For a moment on Tuesday night, you could almost glimpse a serious general-election candidate on the stage at Trump Tower in Manhattan.
Never mind the strip-club lighting or the Duck Dynasty guy smiling in the background. Having successfully blocked Ted Cruz’s path to 1,237 delegates, Donald Trump previewed a powerful general-election message against Hillary Clinton: He bashed her husband’s administration for signing the North American Free Trade agreement and tagged Hillary as a candidate bought by Wall Street.
Whether by accident or design, Trump has understood like few others seeking the presidency what a powerful factor trade-related job loss is. Just this week, a landmark study confirmed that areas walloped by the loss of jobs to outsourcing and imports were much more likely to move either far to the right or far to the left when it came time to vote. “Exposure to import competition is bad for centrists,” one researcher told The New York Times. “We’ve known that political polarization and income inequality track each other, but that pattern is simply a correlation. We’ve now found a mechanism for how economic changes create further political divisions.”
In a remarkable confluence of events, Trump has come along as a self-funded candidate able to buck GOP orthodoxy on trade and exploit this issue in a general election at the very moment Republicans appear poised to run against Hillary Clinton, who is inextricably tied to the legacy of NAFTA.
Trump’s self-funding also allows him to bash Clinton for her donors in the financial sector. “Hillary Clinton is funded by Wall Street,” he said bluntly Tuesday.
In many ways, this is absurd and unfair to Clinton—while she has verifiably taken quite a bit of money from Wall Street, both for her campaign and herself personally, she is certain to be much tougher on Wall Street than Trump would, based on their respective plans for the financial sector (to the extent Trump has outlined any). It’s also not entirely clear that Clinton is the crusading free-trader Trump believes she is, though her constant and byzantine shifts on the issue, along with the omnipresence of Bill Clinton on the campaign trail, has no doubt confused voters about what she believes, perhaps hopelessly.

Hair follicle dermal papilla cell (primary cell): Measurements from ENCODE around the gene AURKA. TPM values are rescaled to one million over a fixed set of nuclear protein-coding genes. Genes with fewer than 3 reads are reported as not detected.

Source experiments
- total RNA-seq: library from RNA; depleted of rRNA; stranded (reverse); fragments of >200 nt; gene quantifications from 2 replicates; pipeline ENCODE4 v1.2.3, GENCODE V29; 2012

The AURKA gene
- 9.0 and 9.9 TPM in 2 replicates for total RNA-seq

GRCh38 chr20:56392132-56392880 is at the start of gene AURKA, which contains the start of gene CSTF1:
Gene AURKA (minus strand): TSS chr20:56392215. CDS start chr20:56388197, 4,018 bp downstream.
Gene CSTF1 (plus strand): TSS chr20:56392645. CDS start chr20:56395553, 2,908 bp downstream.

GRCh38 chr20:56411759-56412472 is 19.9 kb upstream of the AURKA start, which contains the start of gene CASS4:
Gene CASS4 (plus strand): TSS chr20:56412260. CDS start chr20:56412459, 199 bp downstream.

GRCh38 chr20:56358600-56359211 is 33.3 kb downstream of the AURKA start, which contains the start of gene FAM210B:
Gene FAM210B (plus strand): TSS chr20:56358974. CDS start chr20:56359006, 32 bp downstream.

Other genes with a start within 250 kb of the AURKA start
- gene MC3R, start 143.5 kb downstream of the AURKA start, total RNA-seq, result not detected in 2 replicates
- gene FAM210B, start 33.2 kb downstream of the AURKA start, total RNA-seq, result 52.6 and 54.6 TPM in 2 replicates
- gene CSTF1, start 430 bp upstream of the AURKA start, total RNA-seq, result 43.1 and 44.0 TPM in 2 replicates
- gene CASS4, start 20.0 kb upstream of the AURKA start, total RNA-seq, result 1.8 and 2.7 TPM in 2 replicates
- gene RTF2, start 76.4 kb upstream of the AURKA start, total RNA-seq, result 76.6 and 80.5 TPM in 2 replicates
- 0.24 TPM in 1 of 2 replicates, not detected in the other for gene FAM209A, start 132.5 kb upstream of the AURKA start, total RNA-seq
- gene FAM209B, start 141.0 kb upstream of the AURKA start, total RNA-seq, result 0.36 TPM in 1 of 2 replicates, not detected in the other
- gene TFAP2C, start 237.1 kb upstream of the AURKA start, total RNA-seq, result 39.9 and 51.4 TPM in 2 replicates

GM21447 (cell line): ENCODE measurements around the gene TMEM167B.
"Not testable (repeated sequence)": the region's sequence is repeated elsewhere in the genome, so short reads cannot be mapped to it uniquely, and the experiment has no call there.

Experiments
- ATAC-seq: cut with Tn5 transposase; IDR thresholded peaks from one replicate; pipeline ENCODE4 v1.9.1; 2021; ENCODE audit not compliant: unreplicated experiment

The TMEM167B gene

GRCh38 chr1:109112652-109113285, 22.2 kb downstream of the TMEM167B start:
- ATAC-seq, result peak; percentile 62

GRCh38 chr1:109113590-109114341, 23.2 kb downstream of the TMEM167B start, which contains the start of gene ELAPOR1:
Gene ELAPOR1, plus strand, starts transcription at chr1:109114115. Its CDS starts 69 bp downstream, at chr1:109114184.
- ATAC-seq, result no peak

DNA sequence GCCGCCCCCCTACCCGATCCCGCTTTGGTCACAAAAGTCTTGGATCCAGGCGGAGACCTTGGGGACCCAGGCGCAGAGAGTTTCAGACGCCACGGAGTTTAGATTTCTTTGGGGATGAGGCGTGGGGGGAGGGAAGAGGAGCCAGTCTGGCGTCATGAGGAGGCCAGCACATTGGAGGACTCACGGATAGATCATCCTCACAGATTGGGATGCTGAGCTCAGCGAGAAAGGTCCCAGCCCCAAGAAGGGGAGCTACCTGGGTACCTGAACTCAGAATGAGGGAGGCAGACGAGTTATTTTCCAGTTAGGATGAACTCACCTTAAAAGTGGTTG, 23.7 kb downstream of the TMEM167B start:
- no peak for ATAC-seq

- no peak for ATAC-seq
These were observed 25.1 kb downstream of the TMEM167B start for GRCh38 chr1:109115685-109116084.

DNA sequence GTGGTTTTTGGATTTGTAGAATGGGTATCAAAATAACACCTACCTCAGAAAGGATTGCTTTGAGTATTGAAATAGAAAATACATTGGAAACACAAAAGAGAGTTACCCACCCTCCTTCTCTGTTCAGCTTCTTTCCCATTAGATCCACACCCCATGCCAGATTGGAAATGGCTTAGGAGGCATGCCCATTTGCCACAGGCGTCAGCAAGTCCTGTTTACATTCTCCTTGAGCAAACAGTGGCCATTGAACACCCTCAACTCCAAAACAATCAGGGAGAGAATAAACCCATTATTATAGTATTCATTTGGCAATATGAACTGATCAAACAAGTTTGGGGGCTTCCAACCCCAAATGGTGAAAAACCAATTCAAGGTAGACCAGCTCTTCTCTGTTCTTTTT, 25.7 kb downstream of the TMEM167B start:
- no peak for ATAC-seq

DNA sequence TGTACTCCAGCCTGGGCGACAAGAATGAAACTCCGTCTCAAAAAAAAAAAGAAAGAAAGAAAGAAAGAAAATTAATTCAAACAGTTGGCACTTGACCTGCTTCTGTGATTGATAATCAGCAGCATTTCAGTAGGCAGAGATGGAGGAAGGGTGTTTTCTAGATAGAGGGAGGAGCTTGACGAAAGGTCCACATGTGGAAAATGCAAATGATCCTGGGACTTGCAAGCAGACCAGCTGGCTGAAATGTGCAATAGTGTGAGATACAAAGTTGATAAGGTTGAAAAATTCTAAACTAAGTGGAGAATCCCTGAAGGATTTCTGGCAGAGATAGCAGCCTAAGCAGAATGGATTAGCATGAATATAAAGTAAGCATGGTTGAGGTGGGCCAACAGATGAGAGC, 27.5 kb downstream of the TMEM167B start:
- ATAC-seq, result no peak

But simply put, it’s a really bad time to run as someone easily caricatured as pro–trade deals, pro–Wall Street, and bought by special interests. And Trump has demonstrated a ruthless ability to exploit these weaknesses throughout the GOP primary. (Ask Jeb Bush, whom Trump consistently mocked as a slave to the donor class.)
When Trump melds that with a hardline stance on immigration—which, as we’ve written, is one of the few issues that still unites and deeply animates Republican voters—and a lot of tough talk about taking care of veterans and “bomb[ing] the shit out of ISIS,” you can see a devastatingly powerful campaign taking shape. Not that Trump would surely win White House, and maybe he wouldn’t even get all that close. But you couldn’t rule it out as easily as many pundits seem ready to do, and Trump would probably outperform past GOP candidates in some very interesting areas of the country.
Then, Trump kept talking. And he removed almost any doubt that he is incapable of mounting a serious challenge to Clinton.
“I think only card she has is the women’s card. She has nothing else going. And, frankly, if Hillary Clinton were a man, I don’t think she’d get 5 percent of the vote. The only thing she has going is the woman’s card,” he declared. Chris Christie’s wife rolled her eyes behind him.
There is a long (long) list of statements by Trump that reveal his latent misogyny, right up through the GOP primary, where he made fun of Carly Fiorina’s face and Megyn Kelly’s menstrual cycle. This has badly damaged him with female voters, even Republicans—polls show that close to half of Republican women can’t imagine voting for Trump, while only three in 10 say the same about Ted Cruz. Trump’s numbers with women in the general election are already beyond dismal.
If you want to entertain any ideas that Trump might mount a serious challenge this fall, you must assume he completely stops talking like that and stays relentlessly on his economic message. Even that might not work, but it’d be his best hand.
Trump showed, instead, that he has really no sense of this problem, nor how to handle running against the first female nominee of any major American political party. Based on his past statements, it’s probably because he actually holds very poor and backward views on women. This isn’t just a serious campaign flaw, it’s a fatal one.